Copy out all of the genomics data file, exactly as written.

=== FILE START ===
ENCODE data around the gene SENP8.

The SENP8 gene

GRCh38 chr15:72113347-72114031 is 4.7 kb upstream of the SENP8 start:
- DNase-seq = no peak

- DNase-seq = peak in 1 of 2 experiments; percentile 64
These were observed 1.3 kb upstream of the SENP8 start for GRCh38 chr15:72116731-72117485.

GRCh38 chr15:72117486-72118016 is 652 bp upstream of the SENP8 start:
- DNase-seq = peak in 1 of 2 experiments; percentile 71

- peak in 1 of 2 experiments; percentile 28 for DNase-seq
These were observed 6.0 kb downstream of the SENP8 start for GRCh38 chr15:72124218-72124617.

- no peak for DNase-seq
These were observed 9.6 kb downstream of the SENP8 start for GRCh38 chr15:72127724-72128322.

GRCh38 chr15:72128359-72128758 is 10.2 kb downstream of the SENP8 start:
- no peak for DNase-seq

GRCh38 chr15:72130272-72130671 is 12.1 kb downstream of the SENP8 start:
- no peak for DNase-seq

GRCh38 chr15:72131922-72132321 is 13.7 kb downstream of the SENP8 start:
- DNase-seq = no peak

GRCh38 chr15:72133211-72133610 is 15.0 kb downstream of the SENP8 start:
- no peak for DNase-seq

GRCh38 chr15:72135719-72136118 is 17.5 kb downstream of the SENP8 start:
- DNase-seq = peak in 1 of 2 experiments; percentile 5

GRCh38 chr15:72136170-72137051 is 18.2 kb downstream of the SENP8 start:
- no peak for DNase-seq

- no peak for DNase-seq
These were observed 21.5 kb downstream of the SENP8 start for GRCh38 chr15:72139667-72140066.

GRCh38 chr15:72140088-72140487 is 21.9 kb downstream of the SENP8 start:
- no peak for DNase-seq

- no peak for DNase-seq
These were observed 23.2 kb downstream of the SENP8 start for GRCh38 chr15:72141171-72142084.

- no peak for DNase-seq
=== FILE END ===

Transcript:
ENCODE data around the gene SENP8.

The SENP8 gene

GRCh38 chr15:72113347-72114031 is 4.7 kb upstream of the SENP8 start:
- DNase-seq = no peak

- DNase-seq = peak in 1 of 2 experiments; percentile 64
These were observed 1.3 kb upstream of the SENP8 start for GRCh38 chr15:72116731-72117485.

GRCh38 chr15:72117486-72118016 is 652 bp upstream of the SENP8 start:
- DNase-seq = peak in 1 of 2 experiments; percentile 71

- peak in 1 of 2 experiments; percentile 28 for DNase-seq
These were observed 6.0 kb downstream of the SENP8 start for GRCh38 chr15:72124218-72124617.

- no peak for DNase-seq
These were observed 9.6 kb downstream of the SENP8 start for GRCh38 chr15:72127724-72128322.

GRCh38 chr15:72128359-72128758 is 10.2 kb downstream of the SENP8 start:
- no peak for DNase-seq

GRCh38 chr15:72130272-72130671 is 12.1 kb downstream of the SENP8 start:
- no peak for DNase-seq

GRCh38 chr15:72131922-72132321 is 13.7 kb downstream of the SENP8 start:
- DNase-seq = no peak

GRCh38 chr15:72133211-72133610 is 15.0 kb downstream of the SENP8 start:
- no peak for DNase-seq

GRCh38 chr15:72135719-72136118 is 17.5 kb downstream of the SENP8 start:
- DNase-seq = peak in 1 of 2 experiments; percentile 5

GRCh38 chr15:72136170-72137051 is 18.2 kb downstream of the SENP8 start:
- no peak for DNase-seq

- no peak for DNase-seq
These were observed 21.5 kb downstream of the SENP8 start for GRCh38 chr15:72139667-72140066.

GRCh38 chr15:72140088-72140487 is 21.9 kb downstream of the SENP8 start:
- no peak for DNase-seq

- no peak for DNase-seq
These were observed 23.2 kb downstream of the SENP8 start for GRCh38 chr15:72141171-72142084.

- no peak for DNase-seq